Guys i know the answer so there is no point replying to this Message with
IMO A,B,C,D,E
What i wanna discuss is about how B and C fail to strengthen the argument.

(B) For most established companies, the development of new product lines is a relatively small part of the company’s total expenditure.
Cant this be the reason why Talented managers are not assigned to new development projects.The company does not want to spend much on the new projects and therefore it decides to assign mediocre managers to the new development projects in order to keep the Project cost as low as possible.

(C) The more talented a manager is, the less likely he or she is to be interested in undertaking the development of a new product line.
Cant this be 1 of the reasons for the company not to assign taleneted managers to the new dev. projects
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Re: Early in the development of a new product line, the critical  [#permalink]

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New post 08 Apr 2011, 03:21
What is the argument? That since more talent is required during development phase, best managers should be assigned to development projects.

C is saying that talented/ best managers are not interested in development projects mostly. How can this strengthen author's argument? In fact it is sort of weakening only - that best managers should NOT be assigned to development projects, since mostly they will not be interested in these projects, and this arguable can affect adversely their perfomance and that of the project.

B says that development projects are a small part of the expenditure. Assuming that best managers will mean more expenditure on development projects, this is contadictory to the author's conclusion, hence it cant strengthen the argument.
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Re: Early in the development of a new product line, the critical  [#permalink]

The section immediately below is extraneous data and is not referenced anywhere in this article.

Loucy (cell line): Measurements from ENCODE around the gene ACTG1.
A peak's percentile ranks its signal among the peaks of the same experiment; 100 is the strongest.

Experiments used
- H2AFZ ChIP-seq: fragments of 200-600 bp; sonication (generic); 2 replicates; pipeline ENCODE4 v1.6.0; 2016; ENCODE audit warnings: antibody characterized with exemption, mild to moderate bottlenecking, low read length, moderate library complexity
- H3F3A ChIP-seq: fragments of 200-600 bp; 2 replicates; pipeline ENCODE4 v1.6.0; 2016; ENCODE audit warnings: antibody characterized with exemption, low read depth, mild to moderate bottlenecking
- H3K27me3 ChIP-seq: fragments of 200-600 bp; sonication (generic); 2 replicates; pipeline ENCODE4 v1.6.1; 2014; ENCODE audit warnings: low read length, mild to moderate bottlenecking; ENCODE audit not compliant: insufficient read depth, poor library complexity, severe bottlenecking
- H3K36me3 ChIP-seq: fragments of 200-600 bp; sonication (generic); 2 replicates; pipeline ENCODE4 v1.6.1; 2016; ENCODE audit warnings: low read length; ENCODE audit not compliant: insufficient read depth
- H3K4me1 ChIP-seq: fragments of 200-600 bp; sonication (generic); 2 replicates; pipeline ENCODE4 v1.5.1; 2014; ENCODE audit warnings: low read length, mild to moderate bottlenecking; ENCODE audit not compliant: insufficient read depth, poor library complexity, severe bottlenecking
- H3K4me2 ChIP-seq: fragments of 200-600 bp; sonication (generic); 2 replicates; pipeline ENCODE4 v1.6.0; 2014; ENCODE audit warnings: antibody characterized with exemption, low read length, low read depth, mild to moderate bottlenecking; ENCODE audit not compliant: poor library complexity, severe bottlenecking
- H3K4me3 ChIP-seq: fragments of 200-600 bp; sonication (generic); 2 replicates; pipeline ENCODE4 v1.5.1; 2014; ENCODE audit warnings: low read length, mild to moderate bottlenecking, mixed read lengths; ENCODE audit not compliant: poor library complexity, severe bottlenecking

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New post 08 Apr 2011, 03:36
vivesomnium wrote:
What is the argument? That since more talent is required during development phase, best managers should be assigned to development projects.

C is saying that talented/ best managers are not interested in development projects mostly. How can this strengthen author's argument? In fact it is sort of weakening only - that best managers should NOT be assigned to development projects, since mostly they will not be interested in these projects, and this arguable can affect adversely their perfomance and that of the project.

B says that development projects are a small part of the expenditure. Assuming that best managers will mean more expenditure on development projects, this is contadictory to the author's conclusion, hence it cant strengthen the argument.

I was saying C reinforces the premise that the current practice is not to assign talented managers to new projects.
Anything that reinforces the premise strengthens the argument, doesnt it ?
I guess you are only looking at the conclusion for both the answer choices.Need Expert opinion to confirm whether 1 can do it your way.
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Re: Early in the development of a new product line, the critical  [#permalink]

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New post 08 Apr 2011, 04:35
mundasingh123 wrote:
vivesomnium wrote:
What is the argument? That since more talent is required during development phase, best managers should be assigned to development projects.

C is saying that talented/ best managers are not interested in development projects mostly. How can this strengthen author's argument? In fact it is sort of weakening only - that best managers should NOT be assigned to development projects, since mostly they will not be interested in these projects, and this arguable can affect adversely their perfomance and that of the project.

B says that development projects are a small part of the expenditure. Assuming that best managers will mean more expenditure on development projects, this is contadictory to the author's conclusion, hence it cant strengthen the argument.

I was saying C reinforces the premise that the current practice is not to assign talented managers to new projects.
Anything that reinforces the premise strengthens the argument, doesnt it ?
I guess you are only looking at the conclusion for both the answer choices.Need Expert opinion to confirm whether 1 can do it your way.

First of all mundasingh123 I am not an expert still would like to share my thoughts on this.

I have my apprehensions about your view that "Anything that reinforces the premise strengthens the argument".Here it means actually that reinforcing the premises actually reinforces the arguments's conclusion contrary to your view of looking at it I assume.Because when you want to strengthen an argument you support/strengthen the conclusion by giving additional premises to strengthen it.All the premises contribute towards the conclusion not towards other premises.

So both option B and C are weakening the argument(conclusion per se) as very well explained by vivesomnium.